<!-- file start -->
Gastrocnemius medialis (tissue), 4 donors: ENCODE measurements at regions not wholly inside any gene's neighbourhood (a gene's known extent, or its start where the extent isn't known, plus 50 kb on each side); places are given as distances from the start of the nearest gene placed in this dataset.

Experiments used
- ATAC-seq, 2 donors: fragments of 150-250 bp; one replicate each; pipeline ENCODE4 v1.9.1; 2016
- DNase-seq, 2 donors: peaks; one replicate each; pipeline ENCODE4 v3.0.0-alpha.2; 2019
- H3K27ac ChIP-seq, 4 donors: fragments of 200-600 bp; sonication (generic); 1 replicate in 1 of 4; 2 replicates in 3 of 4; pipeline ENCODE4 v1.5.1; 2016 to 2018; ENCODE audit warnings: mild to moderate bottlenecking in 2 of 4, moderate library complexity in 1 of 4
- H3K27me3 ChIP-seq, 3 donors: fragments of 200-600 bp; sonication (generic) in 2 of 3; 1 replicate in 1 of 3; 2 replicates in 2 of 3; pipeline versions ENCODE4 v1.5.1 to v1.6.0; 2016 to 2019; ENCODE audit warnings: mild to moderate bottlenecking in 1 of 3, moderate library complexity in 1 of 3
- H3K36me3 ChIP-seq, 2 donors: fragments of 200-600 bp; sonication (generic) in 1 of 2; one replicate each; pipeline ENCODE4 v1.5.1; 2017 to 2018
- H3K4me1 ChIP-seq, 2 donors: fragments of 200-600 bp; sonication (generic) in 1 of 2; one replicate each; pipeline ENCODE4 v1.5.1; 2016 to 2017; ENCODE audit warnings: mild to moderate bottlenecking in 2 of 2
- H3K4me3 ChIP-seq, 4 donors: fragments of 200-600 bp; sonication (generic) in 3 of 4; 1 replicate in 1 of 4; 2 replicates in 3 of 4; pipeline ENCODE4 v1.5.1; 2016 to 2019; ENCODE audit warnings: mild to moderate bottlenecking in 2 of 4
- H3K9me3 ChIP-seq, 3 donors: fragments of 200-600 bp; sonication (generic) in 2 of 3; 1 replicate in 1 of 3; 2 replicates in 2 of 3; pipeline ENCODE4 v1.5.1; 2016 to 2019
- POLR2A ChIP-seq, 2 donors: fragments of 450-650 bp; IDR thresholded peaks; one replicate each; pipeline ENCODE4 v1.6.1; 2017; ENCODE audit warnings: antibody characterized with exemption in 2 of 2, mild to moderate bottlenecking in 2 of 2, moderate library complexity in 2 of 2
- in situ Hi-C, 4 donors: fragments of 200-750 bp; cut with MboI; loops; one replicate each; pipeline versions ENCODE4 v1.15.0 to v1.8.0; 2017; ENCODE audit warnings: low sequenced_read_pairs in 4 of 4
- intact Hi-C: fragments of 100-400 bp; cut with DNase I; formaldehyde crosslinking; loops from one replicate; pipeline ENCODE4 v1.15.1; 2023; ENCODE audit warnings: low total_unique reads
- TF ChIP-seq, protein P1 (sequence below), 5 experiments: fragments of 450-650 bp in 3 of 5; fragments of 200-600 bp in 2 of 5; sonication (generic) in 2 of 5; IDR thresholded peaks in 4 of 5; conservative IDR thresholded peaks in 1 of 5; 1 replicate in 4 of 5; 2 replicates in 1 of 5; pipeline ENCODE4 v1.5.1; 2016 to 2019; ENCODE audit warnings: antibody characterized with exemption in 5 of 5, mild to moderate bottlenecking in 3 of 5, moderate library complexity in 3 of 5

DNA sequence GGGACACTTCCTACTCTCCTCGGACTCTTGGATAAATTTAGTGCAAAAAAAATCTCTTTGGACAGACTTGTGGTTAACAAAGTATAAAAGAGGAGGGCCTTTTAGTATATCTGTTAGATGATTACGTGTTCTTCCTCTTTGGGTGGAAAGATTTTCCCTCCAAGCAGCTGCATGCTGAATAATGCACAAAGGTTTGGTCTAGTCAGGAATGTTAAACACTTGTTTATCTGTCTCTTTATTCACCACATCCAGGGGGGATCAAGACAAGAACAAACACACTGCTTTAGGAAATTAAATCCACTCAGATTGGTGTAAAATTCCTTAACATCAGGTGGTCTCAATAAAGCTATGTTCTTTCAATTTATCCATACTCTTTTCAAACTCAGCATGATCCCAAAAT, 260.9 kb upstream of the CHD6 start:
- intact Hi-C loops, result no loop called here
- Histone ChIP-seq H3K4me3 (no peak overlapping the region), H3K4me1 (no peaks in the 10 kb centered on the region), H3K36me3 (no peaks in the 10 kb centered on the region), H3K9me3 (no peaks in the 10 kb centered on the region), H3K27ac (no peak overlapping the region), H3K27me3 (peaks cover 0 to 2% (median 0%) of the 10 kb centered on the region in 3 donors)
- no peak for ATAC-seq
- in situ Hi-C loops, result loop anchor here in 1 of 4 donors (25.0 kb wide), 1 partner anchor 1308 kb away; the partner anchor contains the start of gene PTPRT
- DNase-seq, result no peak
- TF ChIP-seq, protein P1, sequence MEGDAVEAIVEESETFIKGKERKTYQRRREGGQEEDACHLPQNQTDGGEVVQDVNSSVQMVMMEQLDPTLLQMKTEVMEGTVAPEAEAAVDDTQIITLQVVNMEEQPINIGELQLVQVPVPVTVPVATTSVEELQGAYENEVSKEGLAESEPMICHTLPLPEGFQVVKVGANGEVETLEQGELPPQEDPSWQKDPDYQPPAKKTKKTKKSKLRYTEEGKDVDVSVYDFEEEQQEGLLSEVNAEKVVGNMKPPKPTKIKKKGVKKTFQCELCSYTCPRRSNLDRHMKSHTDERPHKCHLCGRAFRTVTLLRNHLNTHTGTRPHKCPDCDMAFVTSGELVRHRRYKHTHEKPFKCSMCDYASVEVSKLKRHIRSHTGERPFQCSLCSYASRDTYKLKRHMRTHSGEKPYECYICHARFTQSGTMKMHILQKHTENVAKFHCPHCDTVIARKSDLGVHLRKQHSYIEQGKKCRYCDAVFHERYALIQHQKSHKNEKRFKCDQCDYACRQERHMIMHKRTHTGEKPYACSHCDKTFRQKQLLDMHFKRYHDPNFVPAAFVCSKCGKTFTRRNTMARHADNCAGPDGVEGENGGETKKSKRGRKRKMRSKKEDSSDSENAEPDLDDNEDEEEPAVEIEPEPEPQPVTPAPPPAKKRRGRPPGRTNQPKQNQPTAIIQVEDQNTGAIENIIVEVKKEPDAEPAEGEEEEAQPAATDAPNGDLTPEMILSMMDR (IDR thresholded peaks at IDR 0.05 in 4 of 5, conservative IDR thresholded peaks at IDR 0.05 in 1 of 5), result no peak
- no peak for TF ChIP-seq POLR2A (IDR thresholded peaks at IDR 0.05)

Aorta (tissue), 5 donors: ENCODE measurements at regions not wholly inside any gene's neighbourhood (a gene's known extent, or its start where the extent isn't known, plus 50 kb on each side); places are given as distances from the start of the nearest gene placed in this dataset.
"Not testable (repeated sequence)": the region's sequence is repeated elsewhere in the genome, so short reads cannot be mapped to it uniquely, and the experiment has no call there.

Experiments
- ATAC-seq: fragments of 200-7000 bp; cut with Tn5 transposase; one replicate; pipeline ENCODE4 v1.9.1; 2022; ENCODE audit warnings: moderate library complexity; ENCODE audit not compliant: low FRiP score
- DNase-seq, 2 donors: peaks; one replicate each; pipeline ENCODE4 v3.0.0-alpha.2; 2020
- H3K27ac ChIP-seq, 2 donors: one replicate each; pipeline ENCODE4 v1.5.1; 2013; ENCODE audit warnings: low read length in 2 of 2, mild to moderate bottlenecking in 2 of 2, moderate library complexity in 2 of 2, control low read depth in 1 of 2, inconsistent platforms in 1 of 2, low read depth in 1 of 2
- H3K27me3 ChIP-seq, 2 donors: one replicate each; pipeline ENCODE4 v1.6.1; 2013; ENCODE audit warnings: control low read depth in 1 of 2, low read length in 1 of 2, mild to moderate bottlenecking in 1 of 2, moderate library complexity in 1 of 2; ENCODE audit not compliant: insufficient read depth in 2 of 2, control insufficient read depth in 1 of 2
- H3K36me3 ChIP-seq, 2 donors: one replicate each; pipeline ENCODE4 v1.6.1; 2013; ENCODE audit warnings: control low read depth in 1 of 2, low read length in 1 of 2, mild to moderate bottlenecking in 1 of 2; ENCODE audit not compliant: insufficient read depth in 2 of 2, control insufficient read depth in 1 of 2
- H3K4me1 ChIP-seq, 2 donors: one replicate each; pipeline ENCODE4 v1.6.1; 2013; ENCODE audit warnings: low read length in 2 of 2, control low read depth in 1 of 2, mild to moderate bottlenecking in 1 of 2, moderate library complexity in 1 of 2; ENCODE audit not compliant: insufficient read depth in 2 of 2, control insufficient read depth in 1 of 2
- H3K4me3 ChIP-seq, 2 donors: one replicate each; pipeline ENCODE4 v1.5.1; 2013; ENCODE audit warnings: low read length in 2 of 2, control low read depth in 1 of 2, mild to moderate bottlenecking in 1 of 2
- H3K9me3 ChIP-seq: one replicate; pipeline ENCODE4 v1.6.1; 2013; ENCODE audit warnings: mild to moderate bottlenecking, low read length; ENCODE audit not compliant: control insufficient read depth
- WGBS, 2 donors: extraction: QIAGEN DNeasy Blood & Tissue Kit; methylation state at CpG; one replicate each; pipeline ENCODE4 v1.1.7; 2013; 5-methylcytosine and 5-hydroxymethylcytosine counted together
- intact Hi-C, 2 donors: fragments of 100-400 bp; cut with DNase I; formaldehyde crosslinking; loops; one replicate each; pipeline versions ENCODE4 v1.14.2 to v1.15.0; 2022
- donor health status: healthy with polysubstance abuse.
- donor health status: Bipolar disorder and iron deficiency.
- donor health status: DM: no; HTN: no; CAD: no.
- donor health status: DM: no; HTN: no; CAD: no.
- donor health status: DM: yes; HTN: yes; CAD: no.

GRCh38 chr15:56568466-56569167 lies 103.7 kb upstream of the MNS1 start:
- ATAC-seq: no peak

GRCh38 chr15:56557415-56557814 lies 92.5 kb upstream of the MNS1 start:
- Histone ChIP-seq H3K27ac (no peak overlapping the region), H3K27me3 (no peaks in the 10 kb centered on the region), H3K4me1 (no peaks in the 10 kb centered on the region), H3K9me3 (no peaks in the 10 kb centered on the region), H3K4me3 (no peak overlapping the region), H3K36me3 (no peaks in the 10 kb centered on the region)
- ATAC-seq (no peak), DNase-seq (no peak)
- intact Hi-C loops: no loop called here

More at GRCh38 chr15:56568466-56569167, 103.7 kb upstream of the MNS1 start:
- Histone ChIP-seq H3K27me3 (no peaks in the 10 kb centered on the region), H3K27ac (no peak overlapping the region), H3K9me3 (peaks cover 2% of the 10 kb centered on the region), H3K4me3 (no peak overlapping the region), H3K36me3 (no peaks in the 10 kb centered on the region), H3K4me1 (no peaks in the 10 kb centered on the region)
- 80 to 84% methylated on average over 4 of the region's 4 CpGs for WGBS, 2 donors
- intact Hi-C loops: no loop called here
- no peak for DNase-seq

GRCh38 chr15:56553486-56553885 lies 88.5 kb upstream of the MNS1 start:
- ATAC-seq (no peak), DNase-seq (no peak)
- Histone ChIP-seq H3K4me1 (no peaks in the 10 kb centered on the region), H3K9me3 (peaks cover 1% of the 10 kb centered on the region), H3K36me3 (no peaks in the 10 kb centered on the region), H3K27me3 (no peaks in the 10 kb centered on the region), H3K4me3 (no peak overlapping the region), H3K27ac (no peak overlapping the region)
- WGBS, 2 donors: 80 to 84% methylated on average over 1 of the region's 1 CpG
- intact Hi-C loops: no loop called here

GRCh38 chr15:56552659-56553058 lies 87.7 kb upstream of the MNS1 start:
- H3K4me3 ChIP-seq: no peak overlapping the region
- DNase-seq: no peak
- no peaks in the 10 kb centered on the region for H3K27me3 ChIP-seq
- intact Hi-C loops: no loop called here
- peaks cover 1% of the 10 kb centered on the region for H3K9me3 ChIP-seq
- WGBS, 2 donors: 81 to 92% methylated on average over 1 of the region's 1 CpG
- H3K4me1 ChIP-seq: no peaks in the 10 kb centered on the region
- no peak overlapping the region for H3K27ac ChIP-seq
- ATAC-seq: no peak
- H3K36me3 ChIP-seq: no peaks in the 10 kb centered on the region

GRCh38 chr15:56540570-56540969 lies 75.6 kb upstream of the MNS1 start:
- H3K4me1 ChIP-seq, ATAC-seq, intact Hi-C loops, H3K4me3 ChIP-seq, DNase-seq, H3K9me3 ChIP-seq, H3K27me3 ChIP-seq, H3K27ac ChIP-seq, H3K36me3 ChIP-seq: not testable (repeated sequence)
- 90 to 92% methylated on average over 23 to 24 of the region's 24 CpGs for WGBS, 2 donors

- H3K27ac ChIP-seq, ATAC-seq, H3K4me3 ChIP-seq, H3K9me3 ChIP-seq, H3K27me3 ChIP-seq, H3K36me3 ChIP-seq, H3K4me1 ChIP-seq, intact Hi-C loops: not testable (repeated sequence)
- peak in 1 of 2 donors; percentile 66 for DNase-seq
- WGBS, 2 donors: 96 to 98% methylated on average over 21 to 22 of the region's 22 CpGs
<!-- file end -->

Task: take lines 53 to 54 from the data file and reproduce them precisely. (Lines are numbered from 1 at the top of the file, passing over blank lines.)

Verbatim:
- ATAC-seq (no peak), DNase-seq (no peak)
- Histone ChIP-seq H3K4me1 (no peaks in the 10 kb centered on the region), H3K9me3 (peaks cover 1% of the 10 kb centered on the region), H3K36me3 (no peaks in the 10 kb centered on the region), H3K27me3 (no peaks in the 10 kb centered on the region), H3K4me3 (no peak overlapping the region), H3K27ac (no peak overlapping the region)